Tuesday, March 22, 2016

A young Muslim's empathy in the mosque

This article was first published on Openseam.


Every day, I commute to work on my motorcycle. It allows me to avoid the traffic jams that Kuala Lumpur is notorious for. Last week though, it was raining in the morning, so I waited for the rain to stop before setting out on my journey to the office, which is about 25km away.

After about a kilometre or so from my home, a car suddenly came out from a junction on my right and caught me by surprise. I reflexively applied the emergency brakes -- which caused me to lose control of the motorcycle, which slipped on the wet road.

The next thing I knew, I was still sliding on the road while the motorcycle had stopped. After I managed to stand on my own, I tried to move my motorcycle and myself to the side of the road to avoid being hit by incoming vehicles. It was rush hour, so everyone was heading to work and traffic was heavy.

Any pain had not yet set in, so I managed to get my motorcycle to a workshop while I dragged myself to a nearby clinic to have my wounds cleaned and bandaged. I had scraped the lower part of both my palms, right knee and toes. The pant leg that covered my right knee was totally torn away, leaving holes. 

For the next few days, I had to pray in a sitting position. I was given a few days off by the doctor, but by Friday I was back to work. 

During my lunch break, I usually pray my zohor (midday) prayer in the surau (prayer room) of a nearby shop. Surau Nurul Hidayah in Taman Putra Damai is also where I perform my Friday prayers. There are about 200 people who pray there, so it has been given special dispensation by the local religious office to host and conduct Friday prayers. (Normally only mosques can host Friday prayers).

There's no special place for people with special needs to pray as it is only a small surau. So as usual, I chose an empty spot and listened to the khutbah (sermon). After the sermon, a young Malay man joined my row. He glanced at my bandaged hand. He was praying on my right. 

The prayer started and we didn't say anything to each other. Because of the injury to my knee, I could only bend it a little. Part of my leg slightly jutted out to the side.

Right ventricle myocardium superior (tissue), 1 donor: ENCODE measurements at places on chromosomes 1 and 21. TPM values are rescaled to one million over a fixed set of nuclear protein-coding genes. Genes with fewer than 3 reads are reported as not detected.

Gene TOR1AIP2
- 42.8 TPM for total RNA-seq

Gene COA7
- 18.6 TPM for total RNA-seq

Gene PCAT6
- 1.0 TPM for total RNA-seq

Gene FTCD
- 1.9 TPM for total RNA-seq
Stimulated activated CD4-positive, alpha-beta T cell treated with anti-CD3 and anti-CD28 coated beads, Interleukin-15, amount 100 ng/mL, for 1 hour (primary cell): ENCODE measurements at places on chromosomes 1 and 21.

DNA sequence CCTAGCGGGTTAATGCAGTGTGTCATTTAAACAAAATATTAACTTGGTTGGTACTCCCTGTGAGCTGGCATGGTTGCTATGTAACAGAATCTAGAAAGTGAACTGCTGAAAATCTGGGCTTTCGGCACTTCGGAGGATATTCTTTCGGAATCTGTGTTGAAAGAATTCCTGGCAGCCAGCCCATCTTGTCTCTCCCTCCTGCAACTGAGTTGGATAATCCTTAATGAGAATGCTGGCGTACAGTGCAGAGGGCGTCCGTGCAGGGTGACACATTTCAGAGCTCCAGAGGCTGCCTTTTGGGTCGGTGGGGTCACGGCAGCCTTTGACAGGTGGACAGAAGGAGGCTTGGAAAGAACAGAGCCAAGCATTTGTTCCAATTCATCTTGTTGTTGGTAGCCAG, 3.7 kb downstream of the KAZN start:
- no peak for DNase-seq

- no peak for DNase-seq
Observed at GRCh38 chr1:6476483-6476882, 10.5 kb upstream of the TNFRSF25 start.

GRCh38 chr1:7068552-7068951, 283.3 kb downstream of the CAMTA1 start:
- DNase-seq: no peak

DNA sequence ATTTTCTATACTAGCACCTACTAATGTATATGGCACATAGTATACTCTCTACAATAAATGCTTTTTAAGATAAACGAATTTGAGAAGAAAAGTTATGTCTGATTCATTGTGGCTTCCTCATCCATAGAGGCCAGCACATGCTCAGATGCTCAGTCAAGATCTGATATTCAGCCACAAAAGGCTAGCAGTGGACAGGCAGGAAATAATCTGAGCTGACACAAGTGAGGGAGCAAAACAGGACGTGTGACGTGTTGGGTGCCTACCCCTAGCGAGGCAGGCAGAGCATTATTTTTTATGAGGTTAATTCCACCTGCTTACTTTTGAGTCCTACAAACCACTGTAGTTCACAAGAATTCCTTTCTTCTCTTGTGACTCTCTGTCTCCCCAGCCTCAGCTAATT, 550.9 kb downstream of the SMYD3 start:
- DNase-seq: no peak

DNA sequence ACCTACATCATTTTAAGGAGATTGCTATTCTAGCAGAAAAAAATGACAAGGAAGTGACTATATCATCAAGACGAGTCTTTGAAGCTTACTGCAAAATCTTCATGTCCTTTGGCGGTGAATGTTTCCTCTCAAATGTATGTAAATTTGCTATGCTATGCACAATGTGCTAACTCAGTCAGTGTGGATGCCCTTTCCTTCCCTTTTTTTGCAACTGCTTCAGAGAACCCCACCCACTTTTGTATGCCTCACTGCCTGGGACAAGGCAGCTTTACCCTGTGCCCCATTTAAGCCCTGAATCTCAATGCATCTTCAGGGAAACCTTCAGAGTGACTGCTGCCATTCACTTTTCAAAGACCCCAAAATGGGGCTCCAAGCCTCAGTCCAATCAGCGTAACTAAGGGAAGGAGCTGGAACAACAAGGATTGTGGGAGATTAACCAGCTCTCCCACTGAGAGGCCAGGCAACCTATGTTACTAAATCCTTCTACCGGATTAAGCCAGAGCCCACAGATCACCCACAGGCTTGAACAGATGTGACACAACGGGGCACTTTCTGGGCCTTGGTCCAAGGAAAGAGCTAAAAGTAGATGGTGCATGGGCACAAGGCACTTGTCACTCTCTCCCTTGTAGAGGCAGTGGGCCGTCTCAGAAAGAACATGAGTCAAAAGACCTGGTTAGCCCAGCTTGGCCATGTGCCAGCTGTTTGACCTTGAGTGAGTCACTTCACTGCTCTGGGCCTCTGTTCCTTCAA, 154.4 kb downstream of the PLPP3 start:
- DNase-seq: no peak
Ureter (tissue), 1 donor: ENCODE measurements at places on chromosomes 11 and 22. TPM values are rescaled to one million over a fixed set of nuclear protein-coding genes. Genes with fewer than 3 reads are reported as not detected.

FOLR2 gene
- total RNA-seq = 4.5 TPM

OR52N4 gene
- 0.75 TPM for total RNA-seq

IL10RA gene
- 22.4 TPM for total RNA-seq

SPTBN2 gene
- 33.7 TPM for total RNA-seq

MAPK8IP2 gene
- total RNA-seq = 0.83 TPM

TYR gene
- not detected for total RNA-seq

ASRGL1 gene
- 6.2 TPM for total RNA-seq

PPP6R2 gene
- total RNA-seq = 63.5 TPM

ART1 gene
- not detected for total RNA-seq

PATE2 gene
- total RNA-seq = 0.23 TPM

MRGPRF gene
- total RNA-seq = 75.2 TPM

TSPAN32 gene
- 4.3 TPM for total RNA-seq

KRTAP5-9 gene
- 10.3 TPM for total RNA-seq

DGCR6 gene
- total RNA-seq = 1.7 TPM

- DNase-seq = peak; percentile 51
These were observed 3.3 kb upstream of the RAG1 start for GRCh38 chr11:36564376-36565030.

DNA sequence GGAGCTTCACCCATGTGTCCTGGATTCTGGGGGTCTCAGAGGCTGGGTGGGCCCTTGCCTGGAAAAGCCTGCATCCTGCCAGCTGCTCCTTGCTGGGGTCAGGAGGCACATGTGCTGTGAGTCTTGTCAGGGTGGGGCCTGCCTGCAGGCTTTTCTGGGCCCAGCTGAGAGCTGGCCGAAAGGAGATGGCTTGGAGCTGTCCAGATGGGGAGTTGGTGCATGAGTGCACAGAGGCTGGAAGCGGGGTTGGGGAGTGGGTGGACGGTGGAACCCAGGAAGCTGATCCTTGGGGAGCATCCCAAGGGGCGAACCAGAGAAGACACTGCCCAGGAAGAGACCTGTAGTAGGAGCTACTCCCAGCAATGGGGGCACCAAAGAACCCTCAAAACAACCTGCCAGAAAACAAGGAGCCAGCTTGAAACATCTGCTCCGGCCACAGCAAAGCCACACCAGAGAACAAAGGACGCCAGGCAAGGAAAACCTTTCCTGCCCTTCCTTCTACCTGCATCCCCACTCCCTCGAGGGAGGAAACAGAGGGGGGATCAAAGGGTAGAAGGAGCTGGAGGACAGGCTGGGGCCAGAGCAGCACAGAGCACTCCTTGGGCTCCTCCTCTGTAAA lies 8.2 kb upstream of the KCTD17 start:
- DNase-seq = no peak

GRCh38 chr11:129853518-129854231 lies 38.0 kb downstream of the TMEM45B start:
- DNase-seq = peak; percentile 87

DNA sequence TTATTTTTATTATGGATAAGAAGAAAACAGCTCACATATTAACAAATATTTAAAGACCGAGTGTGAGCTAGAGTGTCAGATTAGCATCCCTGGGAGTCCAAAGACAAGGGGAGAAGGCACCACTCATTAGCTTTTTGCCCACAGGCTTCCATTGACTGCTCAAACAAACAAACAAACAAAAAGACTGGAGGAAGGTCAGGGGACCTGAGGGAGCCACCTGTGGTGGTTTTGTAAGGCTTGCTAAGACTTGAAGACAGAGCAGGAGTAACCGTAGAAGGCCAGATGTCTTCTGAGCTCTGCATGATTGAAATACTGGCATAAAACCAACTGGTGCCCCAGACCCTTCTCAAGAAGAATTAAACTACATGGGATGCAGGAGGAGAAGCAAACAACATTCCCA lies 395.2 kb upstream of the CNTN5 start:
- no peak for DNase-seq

Despite this, I noticed that with every ruku' (bow) or sujud (prostration), this young man moved only after I had positioned myself -- presumably to see where my knee would end up, so he could avoid jostling it. I noticed that he had been doing this from the beginning of the prayer.

In my heart I was thinking, here's someone whose Islam berbuah (is bearing fruit)...

When we gave salam after the prayer, he apologised if he had accidentally jostled me during the course of the prayer. My heart warmed, thinking that people nowadays seem to put themselves first, putting aside basic societal values such as politeness and consideration. This young man had made the effort to make me comfortable, and still had enough humility to apologise in case he did hit me, despite everything he had done.

In a time when I feel that there are a lot of selfish and inconsiderate people, this young man, barely 20 years old (since he has more hair than I do!), stood out by showing values that all Muslims should have: empathy, consideration, compassion.

After we parted, my heart sent out a sincere prayer for him. 
"O Allah, there goes one of your servant whose Islam is sprouting well. Please give him more knowledge and understanding of your religion and elevate him above his peers. Amin."

By MHSA. MHSA is 38 year old Chinese Malaysian who converted to Islam about 24 years ago. He currently works as a senior programmer at a small software house in Klang Valley.

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